Mr. Whalen said that his recollection was that the spotlight issues were proposed as a way to bypass disagreements about what the annual reports should include. He added that BTS can decide whether to include these issues in future reports. He recommended that the Working Group retain the recommendation.

Dr. Wakeman said that the recommendation should include the phrase “but not limited to” prior to the list of examples of spotlight issues included in the recommendation.

Dr. Wakeman asked the Working Group members to mark their worksheets.

Draft Recommendation 5B

Draft recommendation 5B stated that BTS should conduct further analysis to assess the national utility of additional performance-related metrics and potential approaches for developing nationally consistent datasets that are useful for assessing port performance. Four examples were listed: truck turn times; road/rail connectivity; rail and truck throughput; and vessel dwell time.

Mr. Whalen noted that this is the only recommendation that specifically mentions truck turn times. He commented that the issue of truck turn times had been addressed at all of the port-related meetings that he has attended during the last year or more, and is a recurring theme in many industry discussions. He said that if a port has truck turn time data, BTS should include this in the Annual Reports, even if the information is not nationally consistent. Mr. Whalen also referenced the recent comment from the NRF, which he said proposed changes to this draft recommendation.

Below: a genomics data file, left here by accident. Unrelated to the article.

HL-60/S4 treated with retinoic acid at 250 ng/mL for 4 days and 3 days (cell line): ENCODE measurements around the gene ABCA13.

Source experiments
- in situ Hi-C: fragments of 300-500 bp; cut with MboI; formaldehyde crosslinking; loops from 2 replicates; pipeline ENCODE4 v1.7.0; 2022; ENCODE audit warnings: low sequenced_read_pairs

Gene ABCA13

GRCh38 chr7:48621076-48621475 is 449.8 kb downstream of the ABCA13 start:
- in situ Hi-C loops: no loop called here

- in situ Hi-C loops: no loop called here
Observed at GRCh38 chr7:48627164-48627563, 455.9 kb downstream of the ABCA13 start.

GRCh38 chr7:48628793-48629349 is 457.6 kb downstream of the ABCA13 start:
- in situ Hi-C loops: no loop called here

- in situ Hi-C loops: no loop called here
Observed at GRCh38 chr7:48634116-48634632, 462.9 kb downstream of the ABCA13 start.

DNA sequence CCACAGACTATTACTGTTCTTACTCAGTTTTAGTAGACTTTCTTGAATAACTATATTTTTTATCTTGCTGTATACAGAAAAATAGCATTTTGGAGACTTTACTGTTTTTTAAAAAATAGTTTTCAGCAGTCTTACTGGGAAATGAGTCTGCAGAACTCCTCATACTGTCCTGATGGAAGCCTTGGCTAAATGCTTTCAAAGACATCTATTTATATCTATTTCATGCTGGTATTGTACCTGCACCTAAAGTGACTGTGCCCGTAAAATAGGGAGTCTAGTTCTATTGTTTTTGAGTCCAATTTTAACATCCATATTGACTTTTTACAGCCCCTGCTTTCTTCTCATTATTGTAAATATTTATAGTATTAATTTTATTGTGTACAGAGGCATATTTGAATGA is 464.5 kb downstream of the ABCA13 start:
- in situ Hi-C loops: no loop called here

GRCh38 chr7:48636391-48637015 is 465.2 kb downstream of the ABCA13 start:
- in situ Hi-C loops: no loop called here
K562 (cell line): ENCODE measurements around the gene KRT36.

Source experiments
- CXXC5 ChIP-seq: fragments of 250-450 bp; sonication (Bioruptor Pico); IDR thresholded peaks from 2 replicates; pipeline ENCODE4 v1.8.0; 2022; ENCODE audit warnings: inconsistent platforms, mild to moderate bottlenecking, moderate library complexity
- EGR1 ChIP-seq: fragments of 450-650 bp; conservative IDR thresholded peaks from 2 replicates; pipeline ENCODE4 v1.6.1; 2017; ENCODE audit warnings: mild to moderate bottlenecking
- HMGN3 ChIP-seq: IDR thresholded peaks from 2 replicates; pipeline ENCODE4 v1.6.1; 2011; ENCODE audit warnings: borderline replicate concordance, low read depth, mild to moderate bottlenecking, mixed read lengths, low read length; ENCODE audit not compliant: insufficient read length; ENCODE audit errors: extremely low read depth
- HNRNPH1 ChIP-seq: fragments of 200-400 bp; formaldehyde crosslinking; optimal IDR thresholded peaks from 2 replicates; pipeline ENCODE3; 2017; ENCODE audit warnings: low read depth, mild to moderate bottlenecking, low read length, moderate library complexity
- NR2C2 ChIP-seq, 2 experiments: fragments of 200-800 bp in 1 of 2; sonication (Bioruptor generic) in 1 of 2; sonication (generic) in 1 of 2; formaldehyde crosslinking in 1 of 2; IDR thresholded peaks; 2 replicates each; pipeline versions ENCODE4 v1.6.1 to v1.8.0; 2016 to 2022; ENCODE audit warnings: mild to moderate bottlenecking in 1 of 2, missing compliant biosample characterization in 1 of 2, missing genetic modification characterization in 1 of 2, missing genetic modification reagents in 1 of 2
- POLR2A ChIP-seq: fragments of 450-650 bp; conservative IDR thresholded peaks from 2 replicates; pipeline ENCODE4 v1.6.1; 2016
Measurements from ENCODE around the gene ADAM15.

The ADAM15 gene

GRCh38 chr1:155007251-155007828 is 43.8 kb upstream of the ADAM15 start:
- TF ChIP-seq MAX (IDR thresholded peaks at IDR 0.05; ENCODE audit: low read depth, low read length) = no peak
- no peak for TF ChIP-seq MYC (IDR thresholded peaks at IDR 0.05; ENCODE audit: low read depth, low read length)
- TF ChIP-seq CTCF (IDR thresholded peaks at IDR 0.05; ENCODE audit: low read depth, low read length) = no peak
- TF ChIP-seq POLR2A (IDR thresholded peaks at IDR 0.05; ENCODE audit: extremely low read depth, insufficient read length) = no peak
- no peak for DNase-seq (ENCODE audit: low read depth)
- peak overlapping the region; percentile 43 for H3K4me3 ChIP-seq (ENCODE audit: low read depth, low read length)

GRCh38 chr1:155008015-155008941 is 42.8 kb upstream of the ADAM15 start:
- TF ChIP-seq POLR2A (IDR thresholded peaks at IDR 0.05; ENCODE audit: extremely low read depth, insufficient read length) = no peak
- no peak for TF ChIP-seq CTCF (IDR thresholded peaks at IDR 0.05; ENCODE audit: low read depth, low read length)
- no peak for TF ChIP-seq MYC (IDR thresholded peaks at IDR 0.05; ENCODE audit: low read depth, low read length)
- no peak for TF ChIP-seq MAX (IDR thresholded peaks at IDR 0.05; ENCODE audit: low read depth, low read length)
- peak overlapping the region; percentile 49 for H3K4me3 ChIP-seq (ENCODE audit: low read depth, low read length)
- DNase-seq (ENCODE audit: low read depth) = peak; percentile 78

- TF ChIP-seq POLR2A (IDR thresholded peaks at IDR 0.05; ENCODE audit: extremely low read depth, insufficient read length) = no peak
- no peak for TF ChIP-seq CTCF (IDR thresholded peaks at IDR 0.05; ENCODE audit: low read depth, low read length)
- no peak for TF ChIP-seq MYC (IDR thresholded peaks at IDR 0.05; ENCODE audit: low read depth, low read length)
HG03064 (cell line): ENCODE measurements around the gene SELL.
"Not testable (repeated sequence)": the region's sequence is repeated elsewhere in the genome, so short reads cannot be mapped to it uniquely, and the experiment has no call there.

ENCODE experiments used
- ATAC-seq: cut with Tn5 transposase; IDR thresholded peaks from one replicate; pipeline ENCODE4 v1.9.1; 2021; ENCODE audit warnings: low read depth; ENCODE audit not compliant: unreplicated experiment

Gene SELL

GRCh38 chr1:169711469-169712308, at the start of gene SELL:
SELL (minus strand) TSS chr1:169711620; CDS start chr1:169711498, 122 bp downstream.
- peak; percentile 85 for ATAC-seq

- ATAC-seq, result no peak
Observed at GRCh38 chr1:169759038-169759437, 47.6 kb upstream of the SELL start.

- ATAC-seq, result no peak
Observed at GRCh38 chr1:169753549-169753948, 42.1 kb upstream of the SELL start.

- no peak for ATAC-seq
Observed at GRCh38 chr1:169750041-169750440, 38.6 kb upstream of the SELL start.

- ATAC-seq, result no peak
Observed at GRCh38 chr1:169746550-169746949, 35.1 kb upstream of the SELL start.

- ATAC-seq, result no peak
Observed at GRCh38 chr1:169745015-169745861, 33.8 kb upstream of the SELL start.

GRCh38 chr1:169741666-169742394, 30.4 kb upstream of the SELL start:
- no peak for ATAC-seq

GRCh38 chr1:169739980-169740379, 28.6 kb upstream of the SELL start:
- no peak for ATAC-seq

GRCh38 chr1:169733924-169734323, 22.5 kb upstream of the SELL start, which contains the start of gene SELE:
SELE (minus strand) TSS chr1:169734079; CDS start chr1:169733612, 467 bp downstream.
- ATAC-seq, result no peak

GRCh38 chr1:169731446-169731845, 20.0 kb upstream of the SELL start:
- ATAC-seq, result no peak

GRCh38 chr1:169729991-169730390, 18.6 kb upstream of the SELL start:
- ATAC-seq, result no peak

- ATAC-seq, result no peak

Mr. Pavlak suggested that if a performance measure does not yet have an associated source of nationally consistent data, then it should not be included as part of the PPFSP. He added that his organization has no interest in the metrics listed in draft recommendation 5B.

Mr. Podue of agreed with Mr. Pavlak and asserted that the Federal Maritime Commission and the Department of Commerce are working to address truck turn time issues. 

Mr. Ferris said that he did not see the national utility of the performance metrics listed in draft recommendation 5B and so opposed the inclusion of this recommendation.

Mr. Guenther, of the Port of Houston, said that there is difference between developing a nationally consistent dataset versus a nationally comparable dataset. As an example, he said that truck turn times could be measured consistently from port to port and terminal to terminal, but that would not mean that is appropriate to compare truck turn times across terminals or across ports.